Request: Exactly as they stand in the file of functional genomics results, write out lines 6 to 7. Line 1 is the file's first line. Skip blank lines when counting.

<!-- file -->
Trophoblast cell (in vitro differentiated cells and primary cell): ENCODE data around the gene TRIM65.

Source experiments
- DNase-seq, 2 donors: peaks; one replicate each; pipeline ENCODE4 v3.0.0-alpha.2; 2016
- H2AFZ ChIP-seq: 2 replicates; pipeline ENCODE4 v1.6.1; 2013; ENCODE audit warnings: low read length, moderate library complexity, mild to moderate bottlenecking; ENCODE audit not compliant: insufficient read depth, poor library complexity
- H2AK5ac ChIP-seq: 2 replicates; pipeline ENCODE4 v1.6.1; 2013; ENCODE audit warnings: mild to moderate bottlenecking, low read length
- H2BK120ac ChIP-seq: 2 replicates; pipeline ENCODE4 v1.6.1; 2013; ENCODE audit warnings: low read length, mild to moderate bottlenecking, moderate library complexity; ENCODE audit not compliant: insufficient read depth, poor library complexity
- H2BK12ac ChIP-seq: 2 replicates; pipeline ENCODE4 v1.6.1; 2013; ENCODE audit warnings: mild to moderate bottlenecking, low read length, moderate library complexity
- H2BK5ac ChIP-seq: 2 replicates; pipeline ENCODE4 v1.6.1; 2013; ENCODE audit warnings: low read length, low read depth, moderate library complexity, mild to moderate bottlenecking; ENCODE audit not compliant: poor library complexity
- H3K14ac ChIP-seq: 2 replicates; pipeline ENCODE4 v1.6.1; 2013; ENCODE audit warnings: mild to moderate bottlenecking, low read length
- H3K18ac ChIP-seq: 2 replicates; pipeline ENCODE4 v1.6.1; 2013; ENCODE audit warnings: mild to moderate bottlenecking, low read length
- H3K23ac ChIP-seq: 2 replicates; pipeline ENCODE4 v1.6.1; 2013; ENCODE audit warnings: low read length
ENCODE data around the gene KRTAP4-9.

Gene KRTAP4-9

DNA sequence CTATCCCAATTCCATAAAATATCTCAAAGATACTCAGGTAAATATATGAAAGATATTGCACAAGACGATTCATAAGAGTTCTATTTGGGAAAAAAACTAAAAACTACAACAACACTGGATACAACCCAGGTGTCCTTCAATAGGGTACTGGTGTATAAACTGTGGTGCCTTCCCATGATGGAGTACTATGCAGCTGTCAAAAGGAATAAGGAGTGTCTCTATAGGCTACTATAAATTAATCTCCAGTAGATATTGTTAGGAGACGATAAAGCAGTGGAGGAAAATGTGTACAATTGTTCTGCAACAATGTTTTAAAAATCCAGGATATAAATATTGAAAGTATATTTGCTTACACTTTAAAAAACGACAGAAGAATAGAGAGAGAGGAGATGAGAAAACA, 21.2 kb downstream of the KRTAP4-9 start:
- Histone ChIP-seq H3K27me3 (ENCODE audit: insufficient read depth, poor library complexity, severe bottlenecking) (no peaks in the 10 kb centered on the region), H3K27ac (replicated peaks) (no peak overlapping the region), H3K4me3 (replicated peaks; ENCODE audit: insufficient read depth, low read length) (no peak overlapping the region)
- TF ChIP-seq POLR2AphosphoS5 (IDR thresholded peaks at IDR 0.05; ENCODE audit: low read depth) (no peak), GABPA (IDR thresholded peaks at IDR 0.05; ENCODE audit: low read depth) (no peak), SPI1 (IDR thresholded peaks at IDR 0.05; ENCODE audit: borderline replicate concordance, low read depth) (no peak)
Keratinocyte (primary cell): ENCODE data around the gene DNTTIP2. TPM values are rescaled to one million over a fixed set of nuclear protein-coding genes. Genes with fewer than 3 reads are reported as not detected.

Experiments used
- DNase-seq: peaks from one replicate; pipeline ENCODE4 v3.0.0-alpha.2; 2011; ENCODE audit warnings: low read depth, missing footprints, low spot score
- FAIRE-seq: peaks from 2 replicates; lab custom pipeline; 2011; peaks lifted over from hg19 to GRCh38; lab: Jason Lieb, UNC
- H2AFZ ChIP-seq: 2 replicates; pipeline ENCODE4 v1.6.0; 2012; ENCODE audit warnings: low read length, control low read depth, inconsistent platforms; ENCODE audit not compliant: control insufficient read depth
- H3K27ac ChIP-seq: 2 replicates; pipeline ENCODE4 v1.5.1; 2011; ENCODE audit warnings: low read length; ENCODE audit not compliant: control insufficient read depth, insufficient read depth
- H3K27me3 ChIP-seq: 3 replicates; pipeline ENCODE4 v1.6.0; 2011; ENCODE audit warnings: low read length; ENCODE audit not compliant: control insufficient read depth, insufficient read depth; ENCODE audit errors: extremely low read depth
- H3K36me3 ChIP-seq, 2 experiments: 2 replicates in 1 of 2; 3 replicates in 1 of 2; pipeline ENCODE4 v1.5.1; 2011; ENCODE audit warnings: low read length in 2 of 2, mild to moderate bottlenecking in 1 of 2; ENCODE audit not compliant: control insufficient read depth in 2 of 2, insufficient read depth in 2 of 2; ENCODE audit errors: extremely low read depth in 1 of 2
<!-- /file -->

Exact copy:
- H2BK120ac ChIP-seq: 2 replicates; pipeline ENCODE4 v1.6.1; 2013; ENCODE audit warnings: low read length, mild to moderate bottlenecking, moderate library complexity; ENCODE audit not compliant: insufficient read depth, poor library complexity
- H2BK12ac ChIP-seq: 2 replicates; pipeline ENCODE4 v1.6.1; 2013; ENCODE audit warnings: mild to moderate bottlenecking, low read length, moderate library complexity